Drawing a trend line is just like connecting the dots. By drawing a line at the highs of a stock you get a resistance level. By drawing a line at the lows of a stock you get a support level.
The theory is that stocks will bounce up from support and bounce down from resistance. Also when a stock breaks a trend line is it likely to stock will have a big run in the same direction it broke.
Drawing a trend line and using them to trade is much more of an art then a science. As such they may need to be constantly readjusted as stocks take on new behaviors. Stocks may break above levels of resistance only for a short time then fall all the way back to support.
In which case, it is better to take the new high into consideration when redrawing your resistance level. Another example would be in an up trending stock, where the stock has just made a fast rally which leaves all your trend lines in the dust and makes them obsolete. In which case, your trend line will have to be drawn again to incorporate the new price action.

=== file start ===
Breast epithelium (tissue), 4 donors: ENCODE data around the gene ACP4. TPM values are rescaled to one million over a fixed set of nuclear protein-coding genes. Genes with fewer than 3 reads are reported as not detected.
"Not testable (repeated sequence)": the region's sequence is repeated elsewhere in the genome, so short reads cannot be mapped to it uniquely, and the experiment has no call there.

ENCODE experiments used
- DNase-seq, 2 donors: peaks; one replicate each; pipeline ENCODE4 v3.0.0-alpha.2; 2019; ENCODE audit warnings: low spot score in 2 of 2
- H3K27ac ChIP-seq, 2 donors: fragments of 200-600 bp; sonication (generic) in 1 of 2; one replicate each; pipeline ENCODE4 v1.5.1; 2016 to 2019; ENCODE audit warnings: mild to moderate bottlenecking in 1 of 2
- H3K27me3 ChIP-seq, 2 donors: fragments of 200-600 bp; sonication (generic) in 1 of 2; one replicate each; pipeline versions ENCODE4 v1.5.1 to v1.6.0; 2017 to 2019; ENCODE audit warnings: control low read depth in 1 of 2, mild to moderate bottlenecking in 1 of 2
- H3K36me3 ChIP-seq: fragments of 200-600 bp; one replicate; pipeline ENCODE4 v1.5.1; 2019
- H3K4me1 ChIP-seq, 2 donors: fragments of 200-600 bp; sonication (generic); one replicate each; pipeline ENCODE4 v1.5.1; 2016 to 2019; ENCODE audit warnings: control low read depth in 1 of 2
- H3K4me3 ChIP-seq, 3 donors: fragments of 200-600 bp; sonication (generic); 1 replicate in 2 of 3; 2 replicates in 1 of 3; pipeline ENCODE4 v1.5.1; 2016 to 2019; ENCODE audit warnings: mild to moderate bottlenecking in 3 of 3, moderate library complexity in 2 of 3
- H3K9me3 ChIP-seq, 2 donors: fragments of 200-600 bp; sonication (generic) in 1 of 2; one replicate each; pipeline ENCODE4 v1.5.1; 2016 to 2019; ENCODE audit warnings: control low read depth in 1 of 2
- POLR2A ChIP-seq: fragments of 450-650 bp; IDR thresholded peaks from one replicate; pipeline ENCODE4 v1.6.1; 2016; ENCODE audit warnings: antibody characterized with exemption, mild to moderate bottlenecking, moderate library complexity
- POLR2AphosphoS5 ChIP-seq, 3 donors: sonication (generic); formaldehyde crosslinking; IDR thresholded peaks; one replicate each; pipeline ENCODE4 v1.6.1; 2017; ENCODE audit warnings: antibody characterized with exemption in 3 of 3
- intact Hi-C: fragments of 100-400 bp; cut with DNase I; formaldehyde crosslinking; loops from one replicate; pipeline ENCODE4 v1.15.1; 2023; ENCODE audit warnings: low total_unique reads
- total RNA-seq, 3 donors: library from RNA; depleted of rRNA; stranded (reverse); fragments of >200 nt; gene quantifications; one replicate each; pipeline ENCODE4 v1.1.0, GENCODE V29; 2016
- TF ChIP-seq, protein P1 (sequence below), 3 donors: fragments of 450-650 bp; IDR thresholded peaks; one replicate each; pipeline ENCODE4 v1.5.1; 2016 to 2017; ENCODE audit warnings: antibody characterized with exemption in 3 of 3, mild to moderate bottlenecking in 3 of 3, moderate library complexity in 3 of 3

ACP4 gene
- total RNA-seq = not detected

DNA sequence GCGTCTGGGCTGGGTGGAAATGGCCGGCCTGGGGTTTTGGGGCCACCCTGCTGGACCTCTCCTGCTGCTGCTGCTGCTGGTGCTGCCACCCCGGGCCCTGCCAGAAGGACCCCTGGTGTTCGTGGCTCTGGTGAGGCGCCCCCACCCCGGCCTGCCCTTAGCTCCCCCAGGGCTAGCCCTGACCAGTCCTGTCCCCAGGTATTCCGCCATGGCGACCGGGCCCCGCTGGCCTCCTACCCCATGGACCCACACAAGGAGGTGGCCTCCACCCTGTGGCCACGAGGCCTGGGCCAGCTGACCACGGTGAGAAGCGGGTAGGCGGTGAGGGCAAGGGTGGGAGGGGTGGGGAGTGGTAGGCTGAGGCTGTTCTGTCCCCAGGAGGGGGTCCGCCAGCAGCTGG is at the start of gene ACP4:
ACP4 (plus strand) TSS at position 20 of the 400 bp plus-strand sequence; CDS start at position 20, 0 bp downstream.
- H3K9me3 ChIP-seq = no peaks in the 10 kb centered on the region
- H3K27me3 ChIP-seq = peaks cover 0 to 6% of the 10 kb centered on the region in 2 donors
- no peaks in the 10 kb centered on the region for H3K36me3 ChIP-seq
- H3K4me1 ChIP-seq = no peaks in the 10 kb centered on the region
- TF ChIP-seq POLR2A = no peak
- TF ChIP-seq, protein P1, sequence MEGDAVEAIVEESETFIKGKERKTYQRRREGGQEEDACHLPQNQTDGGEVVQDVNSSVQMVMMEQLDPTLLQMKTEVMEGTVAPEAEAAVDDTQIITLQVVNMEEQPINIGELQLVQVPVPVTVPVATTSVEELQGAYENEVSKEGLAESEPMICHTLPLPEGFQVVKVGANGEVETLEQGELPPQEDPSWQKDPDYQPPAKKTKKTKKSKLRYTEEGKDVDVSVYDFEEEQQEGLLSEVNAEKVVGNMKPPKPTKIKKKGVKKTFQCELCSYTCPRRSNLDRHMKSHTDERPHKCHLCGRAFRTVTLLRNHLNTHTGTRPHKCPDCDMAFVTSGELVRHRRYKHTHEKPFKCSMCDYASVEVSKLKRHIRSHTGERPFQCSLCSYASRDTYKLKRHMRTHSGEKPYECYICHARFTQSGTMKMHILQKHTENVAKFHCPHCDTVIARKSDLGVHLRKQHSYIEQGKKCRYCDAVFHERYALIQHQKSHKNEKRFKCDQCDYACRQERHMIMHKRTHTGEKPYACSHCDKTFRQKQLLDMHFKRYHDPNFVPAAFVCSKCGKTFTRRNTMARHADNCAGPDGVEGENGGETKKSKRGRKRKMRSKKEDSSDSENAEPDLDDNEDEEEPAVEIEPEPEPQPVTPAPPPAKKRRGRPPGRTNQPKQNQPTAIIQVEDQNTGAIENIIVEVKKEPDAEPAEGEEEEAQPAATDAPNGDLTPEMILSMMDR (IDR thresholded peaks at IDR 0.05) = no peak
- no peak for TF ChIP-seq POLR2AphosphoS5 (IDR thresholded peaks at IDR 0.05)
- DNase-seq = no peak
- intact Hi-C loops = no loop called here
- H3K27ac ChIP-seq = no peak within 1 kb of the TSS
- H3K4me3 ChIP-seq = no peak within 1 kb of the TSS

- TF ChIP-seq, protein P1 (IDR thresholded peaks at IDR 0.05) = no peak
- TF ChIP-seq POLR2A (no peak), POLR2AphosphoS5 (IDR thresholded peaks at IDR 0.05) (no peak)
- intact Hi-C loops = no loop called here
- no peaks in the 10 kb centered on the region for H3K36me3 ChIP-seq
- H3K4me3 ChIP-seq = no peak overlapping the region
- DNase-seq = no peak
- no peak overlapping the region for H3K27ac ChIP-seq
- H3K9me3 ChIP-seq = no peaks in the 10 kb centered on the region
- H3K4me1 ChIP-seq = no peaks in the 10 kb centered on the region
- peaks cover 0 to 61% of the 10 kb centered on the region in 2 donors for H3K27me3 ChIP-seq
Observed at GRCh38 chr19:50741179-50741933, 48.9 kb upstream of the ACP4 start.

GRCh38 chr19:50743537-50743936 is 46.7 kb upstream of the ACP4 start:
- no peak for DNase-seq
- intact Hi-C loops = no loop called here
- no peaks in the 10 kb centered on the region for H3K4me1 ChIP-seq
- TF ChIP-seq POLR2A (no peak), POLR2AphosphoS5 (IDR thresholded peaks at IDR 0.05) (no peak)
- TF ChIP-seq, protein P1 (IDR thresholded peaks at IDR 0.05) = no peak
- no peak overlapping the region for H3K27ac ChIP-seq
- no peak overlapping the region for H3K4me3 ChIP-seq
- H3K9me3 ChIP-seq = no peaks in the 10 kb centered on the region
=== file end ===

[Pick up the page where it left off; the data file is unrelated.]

One thing you do not want to do is adjust your trend line so you can lower your stops. If you buy a stock at support hoping it will go to resistance and it breaks support get out. Do not adjust your support to make it appear as if support is lower now. Getting out quickly when you are wrong can help you in the long run.
Trend lines can be the single most important indicator when deciding when to get into and out of a stock. So it is important to make sure they are as accurate as possible. That means you have to be willing to readjust trend lines every once in a while, and keep them updated.
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